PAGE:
USFWS
Alaska Region
Conserving the Nature of America

Pollinators

Gardens in Alaska

Planting a new pollinator garden at our Tetlin Visitor Center.  Photo credit: USFWS/B. Johnson
Planting a new pollinator garden at our Tetlin Visitor Center.
Photo Credit: USFWS/B. Johnson

Pollination occurs when pollen is moved within flowers or carried from flower to flower by pollinating animals such as birds, bees, bats, butterflies, moths, beetles, or other animals, or by the wind.  The transfer of pollen in and between flowers of the same species leads to fertilization, and successful seed and fruit production for plants.  Pollination ensures that a plant will produce full-bodied fruit and a full set of viable seeds.

Pollinators are critical components of ecosystems, aiding reproduction in over 75% of flowering plants, resulting in the production of seeds and fruits that provide food to many animals.  Pollinators also contribute to the U.S. economy; with honey bees alone contributing nearly $20 billion in 2010, to the value of agricultural crops.  

Plants and their pollinators have likely co-evolved over time.  All pollinators are not able to pollinate all plants. The pollinator needs to come into contact with the pollen when feeding on nectar, so flower shape may be limiting.  For example, plants with a nectar source deep within the flower have pollinators with a long tongue or proboscis (butterfly and moth mouth part), and some pollinators must have a place to land while feeding on nectar while others (e.g., hummingbirds) can hover next to the flower.  In other cases, pollinator preference, for a particular color or scent, may drive which species of plant they pollinate.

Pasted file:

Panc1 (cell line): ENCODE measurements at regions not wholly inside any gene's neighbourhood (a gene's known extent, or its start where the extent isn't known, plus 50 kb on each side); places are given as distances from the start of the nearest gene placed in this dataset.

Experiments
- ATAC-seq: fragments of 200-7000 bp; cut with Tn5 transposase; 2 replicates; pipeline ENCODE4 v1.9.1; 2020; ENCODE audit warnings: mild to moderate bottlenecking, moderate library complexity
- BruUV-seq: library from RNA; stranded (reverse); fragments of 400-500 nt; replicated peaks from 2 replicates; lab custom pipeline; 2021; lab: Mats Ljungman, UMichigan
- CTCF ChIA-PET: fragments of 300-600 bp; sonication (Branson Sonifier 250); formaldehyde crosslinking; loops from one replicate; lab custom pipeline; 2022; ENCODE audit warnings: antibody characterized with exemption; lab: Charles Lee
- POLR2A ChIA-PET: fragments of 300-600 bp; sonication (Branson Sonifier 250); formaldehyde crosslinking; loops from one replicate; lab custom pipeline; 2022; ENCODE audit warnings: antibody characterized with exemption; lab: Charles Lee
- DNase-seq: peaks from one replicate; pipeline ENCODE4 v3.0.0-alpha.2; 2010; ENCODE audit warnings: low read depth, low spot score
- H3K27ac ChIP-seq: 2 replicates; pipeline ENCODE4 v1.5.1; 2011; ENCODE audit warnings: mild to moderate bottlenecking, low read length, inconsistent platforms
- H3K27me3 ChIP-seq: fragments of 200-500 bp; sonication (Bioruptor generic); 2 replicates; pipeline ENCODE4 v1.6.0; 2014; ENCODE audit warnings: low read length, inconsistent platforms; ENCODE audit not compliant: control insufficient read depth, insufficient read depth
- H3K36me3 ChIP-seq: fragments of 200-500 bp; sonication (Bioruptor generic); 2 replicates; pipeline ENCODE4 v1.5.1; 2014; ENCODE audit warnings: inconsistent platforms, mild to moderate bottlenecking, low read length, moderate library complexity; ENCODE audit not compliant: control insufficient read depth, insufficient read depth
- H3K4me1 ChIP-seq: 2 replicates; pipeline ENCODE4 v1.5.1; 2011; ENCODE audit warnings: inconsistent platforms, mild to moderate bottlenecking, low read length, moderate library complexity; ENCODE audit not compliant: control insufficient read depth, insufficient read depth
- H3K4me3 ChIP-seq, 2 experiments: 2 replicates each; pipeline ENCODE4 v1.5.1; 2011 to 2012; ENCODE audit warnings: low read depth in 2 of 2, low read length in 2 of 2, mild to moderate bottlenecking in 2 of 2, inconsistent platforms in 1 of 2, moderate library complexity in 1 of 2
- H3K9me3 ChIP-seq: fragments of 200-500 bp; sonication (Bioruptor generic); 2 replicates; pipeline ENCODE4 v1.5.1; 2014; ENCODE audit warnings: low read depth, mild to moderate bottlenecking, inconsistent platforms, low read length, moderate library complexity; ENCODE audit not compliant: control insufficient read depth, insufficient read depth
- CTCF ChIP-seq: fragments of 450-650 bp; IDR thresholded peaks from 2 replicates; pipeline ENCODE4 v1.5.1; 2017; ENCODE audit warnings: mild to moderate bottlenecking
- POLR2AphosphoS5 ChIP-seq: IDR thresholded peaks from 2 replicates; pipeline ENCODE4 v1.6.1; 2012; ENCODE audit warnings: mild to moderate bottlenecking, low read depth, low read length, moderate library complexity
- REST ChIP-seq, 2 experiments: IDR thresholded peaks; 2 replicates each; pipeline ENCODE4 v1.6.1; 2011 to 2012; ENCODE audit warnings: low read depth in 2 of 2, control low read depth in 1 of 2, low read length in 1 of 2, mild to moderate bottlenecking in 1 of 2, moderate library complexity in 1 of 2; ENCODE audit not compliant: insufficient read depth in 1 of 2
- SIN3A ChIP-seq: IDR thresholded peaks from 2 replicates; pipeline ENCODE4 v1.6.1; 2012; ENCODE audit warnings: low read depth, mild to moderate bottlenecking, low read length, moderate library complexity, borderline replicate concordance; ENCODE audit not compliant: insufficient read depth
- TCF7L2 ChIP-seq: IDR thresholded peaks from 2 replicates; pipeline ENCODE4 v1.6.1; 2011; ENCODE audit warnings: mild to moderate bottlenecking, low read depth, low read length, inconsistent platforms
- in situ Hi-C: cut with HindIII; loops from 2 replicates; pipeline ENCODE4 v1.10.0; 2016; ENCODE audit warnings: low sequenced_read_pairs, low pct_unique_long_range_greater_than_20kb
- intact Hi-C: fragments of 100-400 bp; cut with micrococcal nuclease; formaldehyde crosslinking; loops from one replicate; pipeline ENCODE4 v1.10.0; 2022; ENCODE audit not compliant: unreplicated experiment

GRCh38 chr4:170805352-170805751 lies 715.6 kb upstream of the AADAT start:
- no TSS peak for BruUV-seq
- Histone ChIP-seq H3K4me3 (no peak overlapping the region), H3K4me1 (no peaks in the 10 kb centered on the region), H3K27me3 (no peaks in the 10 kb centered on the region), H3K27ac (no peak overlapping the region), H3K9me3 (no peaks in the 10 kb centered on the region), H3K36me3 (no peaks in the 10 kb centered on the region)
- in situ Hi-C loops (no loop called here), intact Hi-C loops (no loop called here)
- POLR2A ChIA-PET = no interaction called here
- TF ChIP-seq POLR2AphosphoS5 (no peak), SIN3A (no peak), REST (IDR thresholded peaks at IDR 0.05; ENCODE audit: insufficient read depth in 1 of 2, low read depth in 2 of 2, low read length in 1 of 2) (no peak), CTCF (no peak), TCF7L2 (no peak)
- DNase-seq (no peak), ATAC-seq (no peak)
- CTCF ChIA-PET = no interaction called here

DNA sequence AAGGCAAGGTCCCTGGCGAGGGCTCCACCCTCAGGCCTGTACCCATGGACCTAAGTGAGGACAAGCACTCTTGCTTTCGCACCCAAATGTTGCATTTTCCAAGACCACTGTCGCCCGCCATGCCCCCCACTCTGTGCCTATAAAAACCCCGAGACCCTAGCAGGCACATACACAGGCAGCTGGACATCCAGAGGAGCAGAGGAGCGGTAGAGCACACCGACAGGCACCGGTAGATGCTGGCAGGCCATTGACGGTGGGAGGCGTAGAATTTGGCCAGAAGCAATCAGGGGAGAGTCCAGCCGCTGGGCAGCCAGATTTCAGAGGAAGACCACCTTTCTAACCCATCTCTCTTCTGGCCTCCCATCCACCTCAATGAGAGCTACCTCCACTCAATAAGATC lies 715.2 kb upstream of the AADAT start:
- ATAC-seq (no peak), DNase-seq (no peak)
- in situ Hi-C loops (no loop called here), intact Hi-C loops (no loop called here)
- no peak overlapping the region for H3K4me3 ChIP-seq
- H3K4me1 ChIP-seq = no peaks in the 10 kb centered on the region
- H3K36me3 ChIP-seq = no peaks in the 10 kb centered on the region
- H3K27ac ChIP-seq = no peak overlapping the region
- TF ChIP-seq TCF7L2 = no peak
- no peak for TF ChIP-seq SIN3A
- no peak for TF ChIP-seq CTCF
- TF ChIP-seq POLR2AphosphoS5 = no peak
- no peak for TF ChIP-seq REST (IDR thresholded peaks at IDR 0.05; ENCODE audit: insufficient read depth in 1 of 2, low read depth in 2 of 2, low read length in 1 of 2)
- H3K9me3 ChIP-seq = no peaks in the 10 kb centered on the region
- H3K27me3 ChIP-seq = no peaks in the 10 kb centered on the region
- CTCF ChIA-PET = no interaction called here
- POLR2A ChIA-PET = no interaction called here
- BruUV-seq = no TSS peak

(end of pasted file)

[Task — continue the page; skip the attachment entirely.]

In recent years, there have been notable declines in a variety of pollinators, including certain bumble bees, butterflies, hummingbirds, and bats, as well as honeybees, in the United States.  For many other pollinators, especially insects, data on population distribution and trends does not exist.  Reasons for the decline of wild pollinators include habitat loss, decline and deterioration; pathogens; and disruption of migratory routes. 

Most flowering plants depend on bees, butterflies, hummingbirds, and other animals for pollination. Pollination is an essential part of plant reproduction, producing fertile seeds and, in some species, fruit.

In Alaska our pollinators include at least 95 bee species and 75 butterfly species!

Two fritillaries on yarrow in garden.  Photo credit:  USFWS/ N.Torre
Two fritillaries on yarrow in garden.
Photo Credit:USFWS/ N.Torre

 

Celebrate National Pollinator Week - June 20 - 26, 2016

 

Last updated: June 2016